One Size Does Not Fit All

February 22, 2014 at 7:56 pm Leave a comment

 Recently I wanted to buy a new pair of trousers. I know that I’m 38 short (I know. I need to lose weight.) The 38 short was the easy part. I know that I’m not slim fit, but how Regular am I? Am I a Hilfiger Regular or a Levi’s Regular? If I pick carelessly, I could end up looking like I need to visit a bathroom, or look like the rear end of an elephant.

That made me think about how we pick software development methodologies. What can I say? It’s geek creep.

There appears to a weird perception that only one magical methodology can be used on a specific project and that this approach must apply to all phases and teams of the project.

It is possible to combine the best features of different methodologies.

For example, up-front design could conform to the concept of “Just Enough Software Architecture” (Fairbanks).  Evans of “Domain-Driven Design” did an interesting video with the same argument. The development cycle that follows could then be XP with pair programming. Leffingwell suggests this as a combination of RUP and Agile (“Scaling Software Agility”). Team management could use Scrums.

In defense of the indefensible, Waterfall actually places a strong emphasis on prototypes and proof of concepts. The Waterfall downfall is that the requirements phase tends to take so long that by the time it is completed, the requirements have changed or the solution is no longer needed.

Agile attempts to reduce this lead time by continuous ‘prototyping’ in collaboration with the customer.

To assail the unassailable, ‘Agile’ is not one methodology but a series of methodologies, some of which predate Waterfall. For example, scrums are not dissimilar from project briefing and debriefing regularly used for pilots on missions. The issue of Undisciplined Agile (Fragile) is that it encourages bad behaviors. It encourages an attitude that users are basically stupid and don’t know what they want, and there is so much emphasis on progress (burn rate) that often the most critical tasks are deferred. I have seen several ‘complete’ Agile projects which provided only a user interface with no concept of data persistence.

The important thing to remember about Agile is that it is not a methodology, but a series of methodologies formalized in the Agile Manifesto. If you look at the signers of this document, you see a whole lot of different approaches. Beck and Cunningham (XP), Sutherland and Schwaber (SCRUM). Then here are the other evangelists, each with their own focus: Poppendieck (Lean), Ambler (Agile Modeling). Everyone uses Agile. The issue is what flavor of agile.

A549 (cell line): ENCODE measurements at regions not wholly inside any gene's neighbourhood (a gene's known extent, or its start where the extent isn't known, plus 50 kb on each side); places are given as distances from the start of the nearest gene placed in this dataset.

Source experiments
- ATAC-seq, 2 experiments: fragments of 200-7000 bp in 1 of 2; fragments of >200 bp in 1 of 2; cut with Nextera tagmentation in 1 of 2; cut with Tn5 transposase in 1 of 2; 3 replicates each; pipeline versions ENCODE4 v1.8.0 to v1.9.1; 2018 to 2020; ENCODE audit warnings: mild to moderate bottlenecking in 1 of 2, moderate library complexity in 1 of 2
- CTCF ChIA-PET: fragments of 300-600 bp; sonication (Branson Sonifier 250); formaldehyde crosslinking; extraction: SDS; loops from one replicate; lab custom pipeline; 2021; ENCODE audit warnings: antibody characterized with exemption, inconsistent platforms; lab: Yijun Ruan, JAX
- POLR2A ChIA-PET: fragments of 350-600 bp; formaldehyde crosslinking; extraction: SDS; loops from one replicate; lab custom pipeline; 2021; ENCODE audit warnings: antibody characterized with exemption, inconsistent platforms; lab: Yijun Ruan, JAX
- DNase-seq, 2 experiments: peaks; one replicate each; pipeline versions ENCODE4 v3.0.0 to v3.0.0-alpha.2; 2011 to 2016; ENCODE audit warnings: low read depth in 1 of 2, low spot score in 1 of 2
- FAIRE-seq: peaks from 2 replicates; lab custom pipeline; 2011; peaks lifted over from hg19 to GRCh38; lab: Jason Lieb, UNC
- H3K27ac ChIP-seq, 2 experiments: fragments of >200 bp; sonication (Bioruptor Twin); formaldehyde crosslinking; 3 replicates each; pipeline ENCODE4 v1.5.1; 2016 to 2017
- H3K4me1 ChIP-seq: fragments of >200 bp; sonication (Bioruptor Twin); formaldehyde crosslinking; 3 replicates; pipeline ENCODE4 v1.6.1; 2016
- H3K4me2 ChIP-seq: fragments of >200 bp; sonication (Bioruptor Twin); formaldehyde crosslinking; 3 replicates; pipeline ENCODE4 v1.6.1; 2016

The most important thing to decide on a project is not the methodology to use, but a decision about what has to be achieved and the best mix of methodologies to use to achieve that goal. In fact, Cockburn (Crystal Clear) suggests minimal methodology up-front and adding the methodologies as required. This is interesting as Cockburn’s book “Crystal Clear” was based on the results of examining successful projects to see what made them work. (And Cockburn must be correct since he is a signer of the Agile Manifesto).

If the chosen methodology does not work, modify it or throw it out. It is not a loss. You got this far as a result of the chosen methodology. It served its purpose. Now find one which fits the next stage.

So, I think I’ll go to the stores and try on the jeans. Until you actually try something, it is hard to know if it really fits. After all, one size does not fit all.

Cockburn, Alistair. “Crystal Clear: A Human-Powered Methodology for Small Teams: A Human-Powered Methodology for Small Teams.” Addison-Wesley Professional, 2004.

Evans, Eric. “Domain-Driven Design: Tackling Complexity in the Heart of Software.“  Addison-Wesley Professional, 2003.

Fairbanks, George F. Just Enough Software Architecture.” Marshall & Brainerd, 2010.

Leffingwell, Dean “Scaling Software Agility: Best Practices for Large Enterprises.” Addison-Wesley Professional, 2007.

Royce, Winston W, “Managing the Development of Large Software Systems.”


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Software Frameworks and Creativity Creating a Software Narrative

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